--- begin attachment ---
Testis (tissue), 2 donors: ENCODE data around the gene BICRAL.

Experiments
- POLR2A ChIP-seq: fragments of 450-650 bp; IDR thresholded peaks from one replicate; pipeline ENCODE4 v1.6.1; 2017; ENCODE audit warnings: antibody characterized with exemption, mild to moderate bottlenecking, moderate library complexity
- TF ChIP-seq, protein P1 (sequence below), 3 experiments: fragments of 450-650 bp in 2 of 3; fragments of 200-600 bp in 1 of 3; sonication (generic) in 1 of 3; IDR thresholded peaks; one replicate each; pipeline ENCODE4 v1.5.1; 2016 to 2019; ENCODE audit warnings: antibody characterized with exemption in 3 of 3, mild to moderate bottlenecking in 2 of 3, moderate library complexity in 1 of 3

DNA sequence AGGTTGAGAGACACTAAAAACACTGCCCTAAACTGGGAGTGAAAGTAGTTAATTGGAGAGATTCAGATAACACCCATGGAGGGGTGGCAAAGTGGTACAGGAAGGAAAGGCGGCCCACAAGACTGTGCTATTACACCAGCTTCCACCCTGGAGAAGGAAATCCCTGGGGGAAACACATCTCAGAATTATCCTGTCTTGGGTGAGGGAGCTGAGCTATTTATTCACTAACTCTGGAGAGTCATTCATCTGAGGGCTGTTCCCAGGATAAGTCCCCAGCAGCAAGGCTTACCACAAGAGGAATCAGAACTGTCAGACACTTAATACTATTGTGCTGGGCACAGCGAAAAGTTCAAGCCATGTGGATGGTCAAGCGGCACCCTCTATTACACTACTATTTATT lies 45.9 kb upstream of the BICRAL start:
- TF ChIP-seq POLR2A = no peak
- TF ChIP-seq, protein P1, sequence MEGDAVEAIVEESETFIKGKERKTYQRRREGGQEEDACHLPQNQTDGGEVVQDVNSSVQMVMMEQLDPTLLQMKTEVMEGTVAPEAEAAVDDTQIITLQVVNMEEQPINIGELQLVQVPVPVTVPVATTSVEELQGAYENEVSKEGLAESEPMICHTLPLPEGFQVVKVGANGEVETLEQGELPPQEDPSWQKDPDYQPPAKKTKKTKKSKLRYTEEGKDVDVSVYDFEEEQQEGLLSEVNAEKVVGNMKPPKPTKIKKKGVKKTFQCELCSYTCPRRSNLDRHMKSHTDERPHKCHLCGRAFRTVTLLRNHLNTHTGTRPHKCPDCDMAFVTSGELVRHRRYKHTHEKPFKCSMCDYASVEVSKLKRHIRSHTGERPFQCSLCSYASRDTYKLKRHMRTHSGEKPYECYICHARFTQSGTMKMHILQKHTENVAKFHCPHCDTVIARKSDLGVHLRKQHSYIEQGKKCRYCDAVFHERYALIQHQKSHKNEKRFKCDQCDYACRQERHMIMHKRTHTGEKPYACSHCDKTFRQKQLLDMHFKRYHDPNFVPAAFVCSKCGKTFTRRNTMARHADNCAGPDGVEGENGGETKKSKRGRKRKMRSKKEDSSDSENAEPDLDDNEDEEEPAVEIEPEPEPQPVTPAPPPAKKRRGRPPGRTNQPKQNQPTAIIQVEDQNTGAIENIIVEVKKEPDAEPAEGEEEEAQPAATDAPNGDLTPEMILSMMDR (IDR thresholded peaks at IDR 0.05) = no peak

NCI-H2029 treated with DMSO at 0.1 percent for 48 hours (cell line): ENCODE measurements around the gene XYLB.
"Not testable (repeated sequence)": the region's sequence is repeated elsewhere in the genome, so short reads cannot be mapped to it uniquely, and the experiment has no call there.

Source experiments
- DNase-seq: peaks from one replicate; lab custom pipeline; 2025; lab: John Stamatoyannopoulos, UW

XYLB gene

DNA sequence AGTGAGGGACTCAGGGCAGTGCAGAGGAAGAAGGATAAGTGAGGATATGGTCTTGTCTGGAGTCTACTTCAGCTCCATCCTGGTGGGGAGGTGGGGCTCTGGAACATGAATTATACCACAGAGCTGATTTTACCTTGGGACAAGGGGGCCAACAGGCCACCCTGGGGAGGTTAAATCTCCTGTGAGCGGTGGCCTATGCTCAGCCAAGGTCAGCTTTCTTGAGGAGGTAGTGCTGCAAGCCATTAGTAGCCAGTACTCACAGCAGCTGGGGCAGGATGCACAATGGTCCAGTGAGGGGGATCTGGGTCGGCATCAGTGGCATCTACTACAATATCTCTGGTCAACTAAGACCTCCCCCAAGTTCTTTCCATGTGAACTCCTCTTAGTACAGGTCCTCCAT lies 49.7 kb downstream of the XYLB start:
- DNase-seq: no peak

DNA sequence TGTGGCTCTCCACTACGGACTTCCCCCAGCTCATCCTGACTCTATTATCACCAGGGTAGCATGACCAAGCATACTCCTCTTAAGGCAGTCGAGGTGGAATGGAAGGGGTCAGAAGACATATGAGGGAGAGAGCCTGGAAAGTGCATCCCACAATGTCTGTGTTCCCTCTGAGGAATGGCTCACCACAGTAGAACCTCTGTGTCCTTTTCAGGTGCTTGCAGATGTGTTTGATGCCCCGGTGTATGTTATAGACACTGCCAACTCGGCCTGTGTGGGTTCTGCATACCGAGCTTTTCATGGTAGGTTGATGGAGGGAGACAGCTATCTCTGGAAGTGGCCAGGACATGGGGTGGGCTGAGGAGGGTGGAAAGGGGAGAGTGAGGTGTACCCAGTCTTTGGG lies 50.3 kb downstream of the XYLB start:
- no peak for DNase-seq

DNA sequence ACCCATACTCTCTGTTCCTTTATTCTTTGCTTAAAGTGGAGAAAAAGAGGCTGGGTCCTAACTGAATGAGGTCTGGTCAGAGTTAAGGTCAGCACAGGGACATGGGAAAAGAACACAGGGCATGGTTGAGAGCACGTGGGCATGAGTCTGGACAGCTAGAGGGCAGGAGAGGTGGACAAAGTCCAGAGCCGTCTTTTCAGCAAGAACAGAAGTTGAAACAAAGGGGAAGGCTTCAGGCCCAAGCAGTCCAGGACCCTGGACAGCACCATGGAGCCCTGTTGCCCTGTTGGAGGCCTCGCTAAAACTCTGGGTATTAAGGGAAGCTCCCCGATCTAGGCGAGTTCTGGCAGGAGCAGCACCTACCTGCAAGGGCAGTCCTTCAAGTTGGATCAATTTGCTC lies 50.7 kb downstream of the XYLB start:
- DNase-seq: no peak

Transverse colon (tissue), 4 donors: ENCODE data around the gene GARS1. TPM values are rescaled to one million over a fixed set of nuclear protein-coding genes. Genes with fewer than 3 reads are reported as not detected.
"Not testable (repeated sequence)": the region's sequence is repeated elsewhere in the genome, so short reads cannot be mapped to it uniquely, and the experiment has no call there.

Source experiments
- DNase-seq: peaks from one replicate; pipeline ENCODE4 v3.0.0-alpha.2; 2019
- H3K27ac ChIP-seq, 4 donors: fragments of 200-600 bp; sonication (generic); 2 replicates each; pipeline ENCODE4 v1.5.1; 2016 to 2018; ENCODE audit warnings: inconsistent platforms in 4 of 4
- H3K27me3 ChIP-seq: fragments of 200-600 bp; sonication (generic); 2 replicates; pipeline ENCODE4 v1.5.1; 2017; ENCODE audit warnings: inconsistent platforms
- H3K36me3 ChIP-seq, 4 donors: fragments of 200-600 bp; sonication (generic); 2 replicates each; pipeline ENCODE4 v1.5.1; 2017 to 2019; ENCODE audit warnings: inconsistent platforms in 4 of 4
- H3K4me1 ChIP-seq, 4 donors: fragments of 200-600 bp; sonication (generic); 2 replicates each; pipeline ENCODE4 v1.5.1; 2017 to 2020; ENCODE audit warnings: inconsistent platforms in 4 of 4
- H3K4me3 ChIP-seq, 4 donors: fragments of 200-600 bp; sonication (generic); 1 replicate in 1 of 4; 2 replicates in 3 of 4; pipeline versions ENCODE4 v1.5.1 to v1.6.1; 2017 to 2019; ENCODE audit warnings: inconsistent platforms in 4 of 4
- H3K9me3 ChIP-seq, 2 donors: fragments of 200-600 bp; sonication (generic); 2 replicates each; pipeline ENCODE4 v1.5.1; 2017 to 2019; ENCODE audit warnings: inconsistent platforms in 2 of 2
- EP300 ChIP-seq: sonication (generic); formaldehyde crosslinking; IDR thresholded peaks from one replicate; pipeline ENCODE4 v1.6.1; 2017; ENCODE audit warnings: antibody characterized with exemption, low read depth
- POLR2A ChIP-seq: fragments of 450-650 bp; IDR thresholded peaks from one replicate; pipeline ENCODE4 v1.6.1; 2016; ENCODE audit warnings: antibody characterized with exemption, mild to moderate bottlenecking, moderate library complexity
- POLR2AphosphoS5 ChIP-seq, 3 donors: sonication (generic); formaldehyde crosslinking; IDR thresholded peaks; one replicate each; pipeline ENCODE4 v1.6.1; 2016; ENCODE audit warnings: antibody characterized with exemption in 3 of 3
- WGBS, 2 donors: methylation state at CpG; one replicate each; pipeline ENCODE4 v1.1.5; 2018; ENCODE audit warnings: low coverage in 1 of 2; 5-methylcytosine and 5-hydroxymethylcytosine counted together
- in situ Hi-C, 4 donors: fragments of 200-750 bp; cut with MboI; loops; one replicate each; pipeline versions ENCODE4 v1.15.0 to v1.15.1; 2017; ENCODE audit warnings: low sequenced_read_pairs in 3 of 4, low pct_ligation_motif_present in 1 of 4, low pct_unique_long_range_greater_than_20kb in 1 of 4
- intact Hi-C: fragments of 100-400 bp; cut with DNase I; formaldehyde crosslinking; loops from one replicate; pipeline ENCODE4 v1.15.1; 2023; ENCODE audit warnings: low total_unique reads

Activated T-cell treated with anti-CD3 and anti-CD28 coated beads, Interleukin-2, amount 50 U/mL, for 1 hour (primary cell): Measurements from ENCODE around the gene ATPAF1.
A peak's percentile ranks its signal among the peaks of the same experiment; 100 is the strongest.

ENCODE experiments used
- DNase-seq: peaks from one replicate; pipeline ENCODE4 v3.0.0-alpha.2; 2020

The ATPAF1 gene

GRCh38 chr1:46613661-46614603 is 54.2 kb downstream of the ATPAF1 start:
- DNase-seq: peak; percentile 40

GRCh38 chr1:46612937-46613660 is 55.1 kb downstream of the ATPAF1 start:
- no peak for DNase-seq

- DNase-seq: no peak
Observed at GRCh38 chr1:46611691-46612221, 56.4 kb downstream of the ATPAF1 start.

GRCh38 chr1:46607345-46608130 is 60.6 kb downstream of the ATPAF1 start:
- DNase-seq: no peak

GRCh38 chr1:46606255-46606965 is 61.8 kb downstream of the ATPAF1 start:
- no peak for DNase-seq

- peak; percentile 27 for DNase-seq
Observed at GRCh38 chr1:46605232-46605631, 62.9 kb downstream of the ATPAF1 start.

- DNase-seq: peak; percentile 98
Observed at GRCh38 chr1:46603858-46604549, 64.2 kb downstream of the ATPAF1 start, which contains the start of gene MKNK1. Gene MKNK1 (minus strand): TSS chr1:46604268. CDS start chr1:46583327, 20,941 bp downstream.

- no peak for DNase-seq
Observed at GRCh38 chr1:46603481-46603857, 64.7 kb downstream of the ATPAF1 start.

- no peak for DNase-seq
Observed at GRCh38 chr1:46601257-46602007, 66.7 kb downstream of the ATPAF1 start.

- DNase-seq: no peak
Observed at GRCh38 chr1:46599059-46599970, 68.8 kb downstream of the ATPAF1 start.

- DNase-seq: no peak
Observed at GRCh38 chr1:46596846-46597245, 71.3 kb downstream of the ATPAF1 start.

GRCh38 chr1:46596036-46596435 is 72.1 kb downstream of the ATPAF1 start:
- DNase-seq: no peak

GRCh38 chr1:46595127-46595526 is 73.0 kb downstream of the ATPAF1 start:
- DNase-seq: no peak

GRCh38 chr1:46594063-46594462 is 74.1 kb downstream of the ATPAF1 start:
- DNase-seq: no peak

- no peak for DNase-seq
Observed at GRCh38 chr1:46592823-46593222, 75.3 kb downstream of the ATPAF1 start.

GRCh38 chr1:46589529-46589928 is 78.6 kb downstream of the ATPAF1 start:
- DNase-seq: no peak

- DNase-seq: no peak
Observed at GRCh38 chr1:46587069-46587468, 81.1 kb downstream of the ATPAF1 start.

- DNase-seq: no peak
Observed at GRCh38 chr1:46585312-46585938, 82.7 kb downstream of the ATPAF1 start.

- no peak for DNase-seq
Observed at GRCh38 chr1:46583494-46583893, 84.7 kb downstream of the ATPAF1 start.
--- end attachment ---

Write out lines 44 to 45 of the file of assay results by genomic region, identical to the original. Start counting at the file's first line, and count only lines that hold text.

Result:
- DNase-seq: no peak
Observed at GRCh38 chr1:46611691-46612221, 56.4 kb downstream of the ATPAF1 start.